intelligence of- ted *'before 1.3
funds to aid committed twe i
f supervised the PI i
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ns, Oliver. (
'*? ?' Uaawg
The Twin City's Awa
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Lucille Mercer, William Prince,
Alma Green, Arnita Gordon, Minnie
Polite, Aurelia Kennedy, Leon
Crawford, Maric^Vemon, Georgia
h ey and Reaver White.
1 For Happy Hill Gardens; Winnie
Morris, Alberta Hughes, Christine
Miller, Irene Hairston, Virginia
iarrett, Hester Frazier, Gloria
<philds, Emma Sims, Willie Austin,
livfr. and Mrs. Phillip James, Sarah
?lf > ? * a - ~ - -
. lonnson, Mr. ana Mrs. Monroe
:Spach and Daisy Hicks.
At Crystal Towers: Rufus
Matthews, Evelyn Marshall, Archie
Rice, Dorothy Oreen and
< Gladys Stuart
In Kimberly Park Terrace:
Alice Holiday, Ernestine Johnson
Argatha Smith, Deborah McColPlease
see page A 1.1
ooks to jail
id the "Contras" by selling U.S.
'4 Iran with the help of private and
Committee chairman for the past
us has declined to say whether he
riminated himself before the public
3s immunity say to hundreds
of prisoners already in jail for
L.if it were you or I or some
officials. wp wnuIH hp nm
ent to jail... "
- Rep. Louis Stokes
i July 7, but the congressman emveral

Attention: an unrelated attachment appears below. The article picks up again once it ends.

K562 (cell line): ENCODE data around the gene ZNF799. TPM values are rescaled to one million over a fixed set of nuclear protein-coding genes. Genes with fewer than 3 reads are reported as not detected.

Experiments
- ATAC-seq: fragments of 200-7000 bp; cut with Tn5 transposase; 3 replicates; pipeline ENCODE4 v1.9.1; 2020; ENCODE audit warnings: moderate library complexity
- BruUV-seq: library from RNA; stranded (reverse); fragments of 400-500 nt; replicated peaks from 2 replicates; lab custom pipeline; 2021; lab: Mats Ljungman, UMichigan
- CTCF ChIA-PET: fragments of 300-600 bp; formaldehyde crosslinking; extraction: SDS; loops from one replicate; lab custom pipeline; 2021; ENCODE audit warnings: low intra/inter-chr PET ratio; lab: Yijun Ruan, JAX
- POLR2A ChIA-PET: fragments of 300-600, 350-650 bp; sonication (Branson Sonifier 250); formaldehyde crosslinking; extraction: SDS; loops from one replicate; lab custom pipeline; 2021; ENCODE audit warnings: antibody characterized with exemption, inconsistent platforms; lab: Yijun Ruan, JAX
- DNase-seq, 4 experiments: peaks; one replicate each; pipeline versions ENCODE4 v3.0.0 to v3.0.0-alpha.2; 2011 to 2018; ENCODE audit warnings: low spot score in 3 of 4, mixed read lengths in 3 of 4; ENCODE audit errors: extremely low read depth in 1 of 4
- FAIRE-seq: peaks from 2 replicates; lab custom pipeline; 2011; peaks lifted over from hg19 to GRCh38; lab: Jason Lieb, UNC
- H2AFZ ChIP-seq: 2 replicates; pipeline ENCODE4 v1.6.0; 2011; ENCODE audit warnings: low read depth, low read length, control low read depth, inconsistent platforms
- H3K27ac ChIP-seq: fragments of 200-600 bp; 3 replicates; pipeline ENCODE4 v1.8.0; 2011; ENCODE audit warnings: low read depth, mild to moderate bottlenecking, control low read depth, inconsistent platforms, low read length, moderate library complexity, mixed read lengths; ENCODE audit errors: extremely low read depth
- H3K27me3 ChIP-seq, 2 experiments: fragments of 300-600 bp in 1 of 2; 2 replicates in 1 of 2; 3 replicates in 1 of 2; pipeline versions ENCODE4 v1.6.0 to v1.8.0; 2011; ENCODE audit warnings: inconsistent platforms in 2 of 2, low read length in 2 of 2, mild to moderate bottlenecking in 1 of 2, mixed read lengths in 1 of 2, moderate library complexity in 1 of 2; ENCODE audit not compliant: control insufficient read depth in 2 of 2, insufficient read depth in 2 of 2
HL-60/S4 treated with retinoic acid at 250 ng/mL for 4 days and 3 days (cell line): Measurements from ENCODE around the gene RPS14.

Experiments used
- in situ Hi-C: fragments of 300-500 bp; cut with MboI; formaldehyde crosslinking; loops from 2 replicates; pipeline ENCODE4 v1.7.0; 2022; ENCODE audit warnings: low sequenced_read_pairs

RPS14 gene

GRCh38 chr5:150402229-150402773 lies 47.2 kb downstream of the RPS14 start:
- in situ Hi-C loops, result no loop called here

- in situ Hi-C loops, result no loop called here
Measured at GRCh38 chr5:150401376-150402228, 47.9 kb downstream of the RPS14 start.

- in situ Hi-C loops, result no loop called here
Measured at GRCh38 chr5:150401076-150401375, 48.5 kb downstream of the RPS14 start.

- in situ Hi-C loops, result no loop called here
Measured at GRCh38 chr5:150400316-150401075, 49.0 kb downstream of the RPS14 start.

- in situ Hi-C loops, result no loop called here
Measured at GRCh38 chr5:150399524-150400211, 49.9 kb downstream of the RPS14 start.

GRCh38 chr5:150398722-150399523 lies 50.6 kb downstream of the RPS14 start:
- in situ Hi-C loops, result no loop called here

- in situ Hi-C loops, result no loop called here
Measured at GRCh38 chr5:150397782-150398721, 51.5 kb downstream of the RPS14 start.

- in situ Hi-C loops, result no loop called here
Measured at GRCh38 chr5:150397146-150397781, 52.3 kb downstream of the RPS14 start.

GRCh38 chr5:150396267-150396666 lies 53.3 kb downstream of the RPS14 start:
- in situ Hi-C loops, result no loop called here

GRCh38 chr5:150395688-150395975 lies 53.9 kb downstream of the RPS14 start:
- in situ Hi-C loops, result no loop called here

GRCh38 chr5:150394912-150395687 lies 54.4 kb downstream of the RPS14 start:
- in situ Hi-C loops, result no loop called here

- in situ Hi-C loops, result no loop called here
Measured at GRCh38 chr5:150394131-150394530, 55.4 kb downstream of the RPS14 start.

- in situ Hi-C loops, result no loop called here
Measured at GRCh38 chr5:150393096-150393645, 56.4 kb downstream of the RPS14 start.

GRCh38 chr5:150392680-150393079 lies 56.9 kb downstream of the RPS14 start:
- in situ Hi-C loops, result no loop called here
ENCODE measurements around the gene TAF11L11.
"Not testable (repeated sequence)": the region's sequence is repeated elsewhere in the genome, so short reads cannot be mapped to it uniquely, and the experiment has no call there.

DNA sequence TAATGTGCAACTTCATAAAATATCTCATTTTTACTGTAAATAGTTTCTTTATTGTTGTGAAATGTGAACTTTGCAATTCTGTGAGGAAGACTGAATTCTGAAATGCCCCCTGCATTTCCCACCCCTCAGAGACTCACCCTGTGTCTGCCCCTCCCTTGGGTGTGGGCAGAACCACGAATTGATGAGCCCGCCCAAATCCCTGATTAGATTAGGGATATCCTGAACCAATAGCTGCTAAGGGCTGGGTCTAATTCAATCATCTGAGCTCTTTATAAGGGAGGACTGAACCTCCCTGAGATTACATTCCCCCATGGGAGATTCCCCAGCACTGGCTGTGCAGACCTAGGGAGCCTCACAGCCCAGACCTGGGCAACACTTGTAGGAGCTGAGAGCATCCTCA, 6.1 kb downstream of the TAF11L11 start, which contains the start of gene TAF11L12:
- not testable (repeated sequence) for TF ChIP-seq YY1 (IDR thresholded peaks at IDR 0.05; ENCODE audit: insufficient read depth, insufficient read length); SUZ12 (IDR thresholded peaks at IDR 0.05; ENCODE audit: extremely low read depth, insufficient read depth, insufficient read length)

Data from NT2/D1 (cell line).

committee members said they
the key witness. "That shows you
>f his credibility", he added.
orth's secretary, has already admitmillion
television viewers" that she
> crimes by destroying sensitive
ease see page A7
I vj AAU tou
IJ \ showcas
rd- Winning Weekly
Thursday, July 16,1987
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irmer alderman, will long be
In the city (photo by Jamea
Good Neighbor Council, the
Salem CMtafeer of Conneicit> - p
become the -first African|H|
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Alice Holiday, 2104 Kimberl
was one of 49 winners of the h
ty's home beautification awai
old has been living at the r
years (photo by James Parker
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PEOPLE - M
guarantM of oolloga wv .
irvncv 11 nii no ot mv
road kaapa kid* In
? aehool, Mpi thorn to
ichiivi bottor and
iplfaa thwn to plan for
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tham out of potorty."
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tes talent On1
By CHERYL WILLIAMS
Chronicle Staff Writer
The three new recent appointments^
State University Board of
Trustees are expected to be a real
asset, said Board Chairman
James D. Branch.
"We (the board) are in a
positive mood right now and
want to keep it that way," he
said. "These are positive appointments
and I think they will
carry on that tradition."
The new appointments are:
Wilma L. Lass iter, a former
WSSU professor and J. Edgar
Broyhill II, owner of the Edgar
B. Furniture Co., both appointed
by Gov. James G. Martin; and
Mickey W. Dry, senior vice
president/group executive at
Wachovia Bank and Trust Co.,
appointed by the University of
North Carolina Board of Goiter?
nors. .They were appointed to
Chancellor Cleon F. Thompson